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May 2: Bismarck Brewery Fire

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The four main ingredients in beer are barley, water, hops, and yeast. North Dakota is not known for its hop production, but the United States is the leading producer in the world, with a large percentage grown in the Pacific Northwest.

Barley, however, is an important crop in North Dakota. In 2000, North Dakota led nation in Barley production. However, since the 1980s barley production in North Dakota began a downward decline. This was partly due to feed barley trends as cattle growers began favoring corn. Despite the decline in feed barley demand, the malting and brewing industry’s demand has remained steady and continues to be a key crop for many North Dakota farmers.

As early as the 1870s, beer brewing was present in the region’s frontier towns. The Bismarck Brewery was among these early breweries, opening in 1874. In 1883, the Bismarck Brewery was owned by Jacob Kalberer, a Swiss immigrant.

On this date in 1883, at 4:30 in the morning, Kalberer woke to find his brewery, which stood down the hill from his home, had burst into flames. According to the Bismarck Tribune:

“With all possible speed he rushed to the scene and gave the alarm, and the most strenuous efforts were made to check the flames but the efforts were unavailing. The entire building was consumed, together with the machinery, tanks…and a large quantity of barley.”

The fire likely originated in the wooden malt house due to spontaneous combustion.

Unfortunately, the business was not insured, and with the loss of the equipment and supplies, Kalberer did not reopen. However, a year later the Milwaukee Brewing Company built an all-new Bismarck Brewery, an imposing 7-story compound made of brick. The nationally renowned brewing company likely chose Bismarck for its impressive as it was ideally located for shipping up and down the Missouri River. Furthermore, the newly completed Bismarck rail bridge opened shipping to the west.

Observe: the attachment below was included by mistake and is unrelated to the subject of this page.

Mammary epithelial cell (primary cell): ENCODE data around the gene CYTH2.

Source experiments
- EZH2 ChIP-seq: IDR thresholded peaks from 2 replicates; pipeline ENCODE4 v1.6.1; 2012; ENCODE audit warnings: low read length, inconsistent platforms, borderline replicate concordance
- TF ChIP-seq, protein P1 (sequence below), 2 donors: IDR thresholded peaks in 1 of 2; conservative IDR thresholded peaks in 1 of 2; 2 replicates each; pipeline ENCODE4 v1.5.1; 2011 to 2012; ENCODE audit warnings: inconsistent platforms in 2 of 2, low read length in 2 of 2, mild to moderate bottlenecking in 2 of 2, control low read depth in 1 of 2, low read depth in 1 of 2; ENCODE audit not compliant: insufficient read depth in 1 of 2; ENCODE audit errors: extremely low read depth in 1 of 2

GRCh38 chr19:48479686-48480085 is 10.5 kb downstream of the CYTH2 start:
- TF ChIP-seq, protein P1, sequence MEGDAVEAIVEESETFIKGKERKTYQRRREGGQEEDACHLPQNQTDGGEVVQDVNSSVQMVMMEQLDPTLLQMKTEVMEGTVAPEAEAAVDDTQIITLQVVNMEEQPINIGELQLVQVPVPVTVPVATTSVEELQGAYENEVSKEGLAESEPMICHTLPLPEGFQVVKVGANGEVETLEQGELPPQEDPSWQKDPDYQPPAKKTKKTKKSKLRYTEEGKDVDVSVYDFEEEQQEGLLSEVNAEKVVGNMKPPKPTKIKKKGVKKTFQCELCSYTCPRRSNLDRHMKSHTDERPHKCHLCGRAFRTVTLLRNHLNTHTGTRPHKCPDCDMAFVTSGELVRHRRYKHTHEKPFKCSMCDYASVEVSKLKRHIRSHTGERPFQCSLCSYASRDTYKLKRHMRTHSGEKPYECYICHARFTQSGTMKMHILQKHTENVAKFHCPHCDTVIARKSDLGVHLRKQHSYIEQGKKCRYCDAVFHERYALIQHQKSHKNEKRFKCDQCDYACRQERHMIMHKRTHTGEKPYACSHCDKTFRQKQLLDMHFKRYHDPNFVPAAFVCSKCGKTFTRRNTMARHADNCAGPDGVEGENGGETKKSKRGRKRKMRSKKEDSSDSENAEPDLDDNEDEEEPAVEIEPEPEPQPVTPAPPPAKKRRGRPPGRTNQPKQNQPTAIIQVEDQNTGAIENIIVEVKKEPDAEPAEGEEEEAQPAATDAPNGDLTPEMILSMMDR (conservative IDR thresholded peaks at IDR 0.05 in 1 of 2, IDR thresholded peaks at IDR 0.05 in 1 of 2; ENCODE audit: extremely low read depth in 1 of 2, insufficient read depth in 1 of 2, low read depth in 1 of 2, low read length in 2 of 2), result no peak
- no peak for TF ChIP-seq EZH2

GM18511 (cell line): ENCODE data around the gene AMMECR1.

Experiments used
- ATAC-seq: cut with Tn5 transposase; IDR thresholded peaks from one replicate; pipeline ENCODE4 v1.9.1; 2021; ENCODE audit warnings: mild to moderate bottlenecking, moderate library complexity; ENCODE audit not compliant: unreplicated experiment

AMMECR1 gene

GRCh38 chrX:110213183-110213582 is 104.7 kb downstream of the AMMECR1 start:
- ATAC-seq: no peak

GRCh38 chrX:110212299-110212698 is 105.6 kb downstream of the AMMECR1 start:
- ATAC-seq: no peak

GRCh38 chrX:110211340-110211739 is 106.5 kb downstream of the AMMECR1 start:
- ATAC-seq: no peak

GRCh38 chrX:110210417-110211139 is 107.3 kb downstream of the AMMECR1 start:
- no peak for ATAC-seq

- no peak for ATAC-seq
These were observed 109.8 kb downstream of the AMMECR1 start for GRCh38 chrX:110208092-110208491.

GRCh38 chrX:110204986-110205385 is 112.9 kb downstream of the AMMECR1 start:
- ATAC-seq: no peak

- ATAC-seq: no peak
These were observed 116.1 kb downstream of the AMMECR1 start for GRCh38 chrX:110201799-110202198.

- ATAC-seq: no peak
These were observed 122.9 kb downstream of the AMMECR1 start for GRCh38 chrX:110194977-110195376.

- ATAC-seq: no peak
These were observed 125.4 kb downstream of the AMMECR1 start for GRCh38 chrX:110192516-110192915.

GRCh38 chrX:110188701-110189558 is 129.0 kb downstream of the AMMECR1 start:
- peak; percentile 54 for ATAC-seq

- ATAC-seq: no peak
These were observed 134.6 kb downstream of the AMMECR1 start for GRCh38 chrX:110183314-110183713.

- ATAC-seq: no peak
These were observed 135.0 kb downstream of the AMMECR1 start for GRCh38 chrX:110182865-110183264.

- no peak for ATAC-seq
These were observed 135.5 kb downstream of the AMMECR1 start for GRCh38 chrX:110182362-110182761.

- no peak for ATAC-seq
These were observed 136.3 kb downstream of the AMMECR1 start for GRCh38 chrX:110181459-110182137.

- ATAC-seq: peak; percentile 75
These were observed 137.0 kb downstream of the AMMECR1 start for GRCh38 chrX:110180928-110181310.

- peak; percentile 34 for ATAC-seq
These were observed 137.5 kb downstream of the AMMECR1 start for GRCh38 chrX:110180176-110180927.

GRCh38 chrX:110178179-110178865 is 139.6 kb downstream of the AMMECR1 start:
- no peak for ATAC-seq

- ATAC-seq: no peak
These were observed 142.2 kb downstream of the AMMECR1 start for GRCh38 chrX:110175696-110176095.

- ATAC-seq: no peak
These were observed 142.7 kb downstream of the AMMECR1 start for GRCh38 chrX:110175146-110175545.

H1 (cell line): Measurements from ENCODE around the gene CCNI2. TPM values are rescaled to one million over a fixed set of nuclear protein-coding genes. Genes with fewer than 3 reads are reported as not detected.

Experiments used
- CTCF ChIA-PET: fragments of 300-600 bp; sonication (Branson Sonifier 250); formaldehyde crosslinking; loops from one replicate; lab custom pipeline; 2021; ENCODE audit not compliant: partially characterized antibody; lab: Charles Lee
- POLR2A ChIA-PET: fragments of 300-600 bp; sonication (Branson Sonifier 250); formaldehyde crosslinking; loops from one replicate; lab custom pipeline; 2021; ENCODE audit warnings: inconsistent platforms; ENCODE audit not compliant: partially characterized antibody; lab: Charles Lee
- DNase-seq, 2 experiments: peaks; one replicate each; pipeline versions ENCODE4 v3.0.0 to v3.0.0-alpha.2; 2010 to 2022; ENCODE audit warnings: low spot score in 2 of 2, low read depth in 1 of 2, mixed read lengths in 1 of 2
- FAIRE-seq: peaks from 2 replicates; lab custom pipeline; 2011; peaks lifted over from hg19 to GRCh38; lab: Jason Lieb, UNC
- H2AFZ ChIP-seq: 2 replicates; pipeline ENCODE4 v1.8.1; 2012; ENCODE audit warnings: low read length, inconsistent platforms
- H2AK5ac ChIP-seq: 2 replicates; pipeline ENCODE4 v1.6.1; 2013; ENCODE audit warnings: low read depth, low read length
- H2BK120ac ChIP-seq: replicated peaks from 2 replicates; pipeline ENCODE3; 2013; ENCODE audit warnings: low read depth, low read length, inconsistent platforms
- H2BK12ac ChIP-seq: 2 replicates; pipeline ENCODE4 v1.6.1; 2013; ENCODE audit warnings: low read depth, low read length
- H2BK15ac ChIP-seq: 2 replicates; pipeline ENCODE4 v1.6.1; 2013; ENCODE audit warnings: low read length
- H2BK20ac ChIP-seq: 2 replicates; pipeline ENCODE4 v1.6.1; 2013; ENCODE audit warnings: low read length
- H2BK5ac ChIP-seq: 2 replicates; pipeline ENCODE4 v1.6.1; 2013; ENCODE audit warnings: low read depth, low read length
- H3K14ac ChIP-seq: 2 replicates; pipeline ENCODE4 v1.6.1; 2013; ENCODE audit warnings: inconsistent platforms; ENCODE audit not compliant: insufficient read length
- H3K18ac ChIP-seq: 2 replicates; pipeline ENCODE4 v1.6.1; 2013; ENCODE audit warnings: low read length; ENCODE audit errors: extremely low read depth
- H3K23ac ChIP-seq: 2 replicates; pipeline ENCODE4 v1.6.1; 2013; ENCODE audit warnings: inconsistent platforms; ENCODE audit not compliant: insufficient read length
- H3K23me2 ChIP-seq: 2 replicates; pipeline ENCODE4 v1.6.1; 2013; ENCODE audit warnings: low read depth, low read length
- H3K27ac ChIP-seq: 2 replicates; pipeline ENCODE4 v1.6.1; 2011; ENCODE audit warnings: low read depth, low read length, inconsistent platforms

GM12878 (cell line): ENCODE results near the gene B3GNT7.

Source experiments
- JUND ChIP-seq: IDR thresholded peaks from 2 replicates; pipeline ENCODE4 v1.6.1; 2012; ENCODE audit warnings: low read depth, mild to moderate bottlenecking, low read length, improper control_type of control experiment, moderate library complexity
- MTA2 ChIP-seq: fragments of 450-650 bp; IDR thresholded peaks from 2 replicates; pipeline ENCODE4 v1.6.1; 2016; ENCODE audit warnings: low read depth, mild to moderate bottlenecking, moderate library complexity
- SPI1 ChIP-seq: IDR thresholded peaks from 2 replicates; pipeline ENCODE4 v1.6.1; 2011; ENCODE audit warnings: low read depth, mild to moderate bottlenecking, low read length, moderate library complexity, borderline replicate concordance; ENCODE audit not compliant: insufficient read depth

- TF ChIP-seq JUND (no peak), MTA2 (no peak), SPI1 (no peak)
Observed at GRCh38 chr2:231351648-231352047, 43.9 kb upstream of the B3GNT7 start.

Abraham Lincoln, reflecting on our country once said, “I am a firm believer in the people. If given the truth, they can be depended upon to meet any national crisis. The great point is to bring them the real facts, and beer.”

Written by Maria Witham


  • “Brewery Burned,” Bismarck Tribune, May 4, 1883, p. 1.
  • “Jacob Kalberer,” 1910 U.S. Census, Bismarck, Burleigh County, N.D., Ancestry.com.
  • “Bismarck’s Breweries of the 1870s and 1880s,” Dakota Datebook, July 18, 2016.
  • “Crop Profile for Barley in North Dakota,” North Dakota Barley Council, December 2002.
  • “Barley: Evolution or Revolution,” Barley Bulletin, North Dakota Barley Council, Summer 2011.
  • “2022 Hop Growers of America Annual Report,” USA Hops, Hop Growers of America, March 16, 2023.

Dakota Datebook is made in partnership with the State Historical Society of North Dakota, and funded by Humanities North Dakota, a nonprofit, independent state partner of the National Endowment for the Humanities.

Any views, findings, conclusions, or recommendations expressed in the program do not necessarily reflect those of Humanities North Dakota or the National Endowment for the Humanities.

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